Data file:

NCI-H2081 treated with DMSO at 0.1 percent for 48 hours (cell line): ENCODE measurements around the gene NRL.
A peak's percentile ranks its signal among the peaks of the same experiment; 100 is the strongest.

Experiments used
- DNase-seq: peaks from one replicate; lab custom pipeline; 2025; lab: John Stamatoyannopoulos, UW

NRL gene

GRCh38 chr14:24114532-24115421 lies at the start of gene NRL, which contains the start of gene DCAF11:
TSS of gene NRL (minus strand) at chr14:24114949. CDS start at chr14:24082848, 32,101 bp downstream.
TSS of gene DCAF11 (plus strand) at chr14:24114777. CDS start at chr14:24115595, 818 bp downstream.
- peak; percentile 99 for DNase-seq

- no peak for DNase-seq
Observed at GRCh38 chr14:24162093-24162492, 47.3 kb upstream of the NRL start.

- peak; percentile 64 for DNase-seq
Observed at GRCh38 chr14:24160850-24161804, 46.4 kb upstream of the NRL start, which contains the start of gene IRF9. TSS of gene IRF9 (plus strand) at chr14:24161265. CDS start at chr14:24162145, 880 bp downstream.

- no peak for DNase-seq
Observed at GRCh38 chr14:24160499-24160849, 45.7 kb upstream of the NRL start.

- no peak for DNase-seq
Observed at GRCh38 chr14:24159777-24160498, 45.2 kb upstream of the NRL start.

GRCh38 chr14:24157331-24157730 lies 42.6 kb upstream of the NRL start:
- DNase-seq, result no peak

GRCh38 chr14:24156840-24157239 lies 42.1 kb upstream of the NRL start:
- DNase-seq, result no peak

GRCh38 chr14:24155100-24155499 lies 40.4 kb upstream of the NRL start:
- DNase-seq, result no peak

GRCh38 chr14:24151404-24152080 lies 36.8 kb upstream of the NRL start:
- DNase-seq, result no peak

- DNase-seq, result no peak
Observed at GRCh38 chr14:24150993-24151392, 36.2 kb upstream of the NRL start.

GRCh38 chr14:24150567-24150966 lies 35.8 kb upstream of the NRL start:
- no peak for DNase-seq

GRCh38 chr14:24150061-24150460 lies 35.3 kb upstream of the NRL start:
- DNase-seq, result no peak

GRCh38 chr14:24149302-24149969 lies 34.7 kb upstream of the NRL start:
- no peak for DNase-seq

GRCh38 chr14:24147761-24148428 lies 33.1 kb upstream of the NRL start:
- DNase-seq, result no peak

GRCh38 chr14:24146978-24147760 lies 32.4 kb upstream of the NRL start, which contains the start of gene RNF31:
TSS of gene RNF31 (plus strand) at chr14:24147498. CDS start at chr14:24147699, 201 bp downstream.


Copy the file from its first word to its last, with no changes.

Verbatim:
NCI-H2081 treated with DMSO at 0.1 percent for 48 hours (cell line): ENCODE measurements around the gene NRL.
A peak's percentile ranks its signal among the peaks of the same experiment; 100 is the strongest.

Experiments used
- DNase-seq: peaks from one replicate; lab custom pipeline; 2025; lab: John Stamatoyannopoulos, UW

NRL gene

GRCh38 chr14:24114532-24115421 lies at the start of gene NRL, which contains the start of gene DCAF11:
TSS of gene NRL (minus strand) at chr14:24114949. CDS start at chr14:24082848, 32,101 bp downstream.
TSS of gene DCAF11 (plus strand) at chr14:24114777. CDS start at chr14:24115595, 818 bp downstream.
- peak; percentile 99 for DNase-seq

- no peak for DNase-seq
Observed at GRCh38 chr14:24162093-24162492, 47.3 kb upstream of the NRL start.

- peak; percentile 64 for DNase-seq
Observed at GRCh38 chr14:24160850-24161804, 46.4 kb upstream of the NRL start, which contains the start of gene IRF9. TSS of gene IRF9 (plus strand) at chr14:24161265. CDS start at chr14:24162145, 880 bp downstream.

- no peak for DNase-seq
Observed at GRCh38 chr14:24160499-24160849, 45.7 kb upstream of the NRL start.

- no peak for DNase-seq
Observed at GRCh38 chr14:24159777-24160498, 45.2 kb upstream of the NRL start.

GRCh38 chr14:24157331-24157730 lies 42.6 kb upstream of the NRL start:
- DNase-seq, result no peak

GRCh38 chr14:24156840-24157239 lies 42.1 kb upstream of the NRL start:
- DNase-seq, result no peak

GRCh38 chr14:24155100-24155499 lies 40.4 kb upstream of the NRL start:
- DNase-seq, result no peak

GRCh38 chr14:24151404-24152080 lies 36.8 kb upstream of the NRL start:
- DNase-seq, result no peak

- DNase-seq, result no peak
Observed at GRCh38 chr14:24150993-24151392, 36.2 kb upstream of the NRL start.

GRCh38 chr14:24150567-24150966 lies 35.8 kb upstream of the NRL start:
- no peak for DNase-seq

GRCh38 chr14:24150061-24150460 lies 35.3 kb upstream of the NRL start:
- DNase-seq, result no peak

GRCh38 chr14:24149302-24149969 lies 34.7 kb upstream of the NRL start:
- no peak for DNase-seq

GRCh38 chr14:24147761-24148428 lies 33.1 kb upstream of the NRL start:
- DNase-seq, result no peak

GRCh38 chr14:24146978-24147760 lies 32.4 kb upstream of the NRL start, which contains the start of gene RNF31:
TSS of gene RNF31 (plus strand) at chr14:24147498. CDS start at chr14:24147699, 201 bp downstream.